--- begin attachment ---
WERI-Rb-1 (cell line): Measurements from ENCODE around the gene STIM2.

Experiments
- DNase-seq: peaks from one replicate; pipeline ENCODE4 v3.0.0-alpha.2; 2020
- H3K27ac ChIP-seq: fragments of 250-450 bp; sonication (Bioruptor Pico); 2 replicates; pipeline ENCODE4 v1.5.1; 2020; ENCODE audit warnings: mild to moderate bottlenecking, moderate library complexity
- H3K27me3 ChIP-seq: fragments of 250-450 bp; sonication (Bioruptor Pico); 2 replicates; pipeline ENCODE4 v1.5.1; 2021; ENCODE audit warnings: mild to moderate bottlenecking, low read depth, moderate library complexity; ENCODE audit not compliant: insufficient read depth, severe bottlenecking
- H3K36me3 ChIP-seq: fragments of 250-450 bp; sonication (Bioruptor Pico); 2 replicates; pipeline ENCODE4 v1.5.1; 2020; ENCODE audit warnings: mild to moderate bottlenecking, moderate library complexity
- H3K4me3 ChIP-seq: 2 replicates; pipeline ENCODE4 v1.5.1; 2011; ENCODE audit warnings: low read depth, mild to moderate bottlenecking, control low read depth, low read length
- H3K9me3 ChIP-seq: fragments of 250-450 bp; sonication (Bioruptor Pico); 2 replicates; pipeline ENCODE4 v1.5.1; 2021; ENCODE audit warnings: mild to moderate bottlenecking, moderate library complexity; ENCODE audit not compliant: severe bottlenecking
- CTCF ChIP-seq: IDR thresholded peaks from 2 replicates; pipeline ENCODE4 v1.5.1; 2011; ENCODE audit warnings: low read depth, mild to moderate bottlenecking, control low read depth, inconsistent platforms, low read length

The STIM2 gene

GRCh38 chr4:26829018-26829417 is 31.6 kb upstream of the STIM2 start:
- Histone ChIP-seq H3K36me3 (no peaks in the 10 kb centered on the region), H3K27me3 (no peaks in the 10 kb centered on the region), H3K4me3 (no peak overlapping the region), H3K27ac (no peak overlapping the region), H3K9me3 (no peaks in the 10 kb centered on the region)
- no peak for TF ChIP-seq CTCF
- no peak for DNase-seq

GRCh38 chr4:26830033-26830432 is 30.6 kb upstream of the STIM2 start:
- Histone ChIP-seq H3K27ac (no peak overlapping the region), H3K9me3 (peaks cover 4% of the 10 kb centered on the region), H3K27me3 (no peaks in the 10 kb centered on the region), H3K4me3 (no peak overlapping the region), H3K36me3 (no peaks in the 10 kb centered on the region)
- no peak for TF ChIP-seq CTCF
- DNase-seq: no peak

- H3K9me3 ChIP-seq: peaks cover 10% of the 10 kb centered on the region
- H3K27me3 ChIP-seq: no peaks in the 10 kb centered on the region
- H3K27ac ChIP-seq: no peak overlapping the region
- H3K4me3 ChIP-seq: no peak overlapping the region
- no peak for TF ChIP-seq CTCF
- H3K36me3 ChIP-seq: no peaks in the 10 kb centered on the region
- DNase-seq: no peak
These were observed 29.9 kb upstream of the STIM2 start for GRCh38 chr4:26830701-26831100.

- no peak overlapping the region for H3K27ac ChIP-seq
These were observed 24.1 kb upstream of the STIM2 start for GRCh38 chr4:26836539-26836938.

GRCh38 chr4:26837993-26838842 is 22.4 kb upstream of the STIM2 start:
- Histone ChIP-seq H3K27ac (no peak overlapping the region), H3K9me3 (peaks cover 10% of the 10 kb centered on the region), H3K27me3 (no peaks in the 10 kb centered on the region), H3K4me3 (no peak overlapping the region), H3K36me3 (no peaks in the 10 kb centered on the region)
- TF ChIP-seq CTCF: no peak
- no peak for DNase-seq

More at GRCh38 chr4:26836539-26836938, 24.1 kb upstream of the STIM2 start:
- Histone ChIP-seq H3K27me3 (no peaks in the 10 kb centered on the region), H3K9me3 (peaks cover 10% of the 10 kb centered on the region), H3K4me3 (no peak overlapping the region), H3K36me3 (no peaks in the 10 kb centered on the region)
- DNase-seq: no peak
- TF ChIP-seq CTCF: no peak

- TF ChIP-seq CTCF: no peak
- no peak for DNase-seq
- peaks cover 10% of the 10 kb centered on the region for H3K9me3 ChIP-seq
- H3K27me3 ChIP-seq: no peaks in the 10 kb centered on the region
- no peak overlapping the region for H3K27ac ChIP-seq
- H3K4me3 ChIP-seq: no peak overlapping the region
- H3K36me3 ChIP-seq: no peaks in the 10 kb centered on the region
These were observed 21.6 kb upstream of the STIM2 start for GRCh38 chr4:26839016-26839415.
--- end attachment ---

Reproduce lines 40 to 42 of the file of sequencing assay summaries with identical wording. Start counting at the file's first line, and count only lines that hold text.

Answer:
- H3K27me3 ChIP-seq: no peaks in the 10 kb centered on the region
- no peak overlapping the region for H3K27ac ChIP-seq
- H3K4me3 ChIP-seq: no peak overlapping the region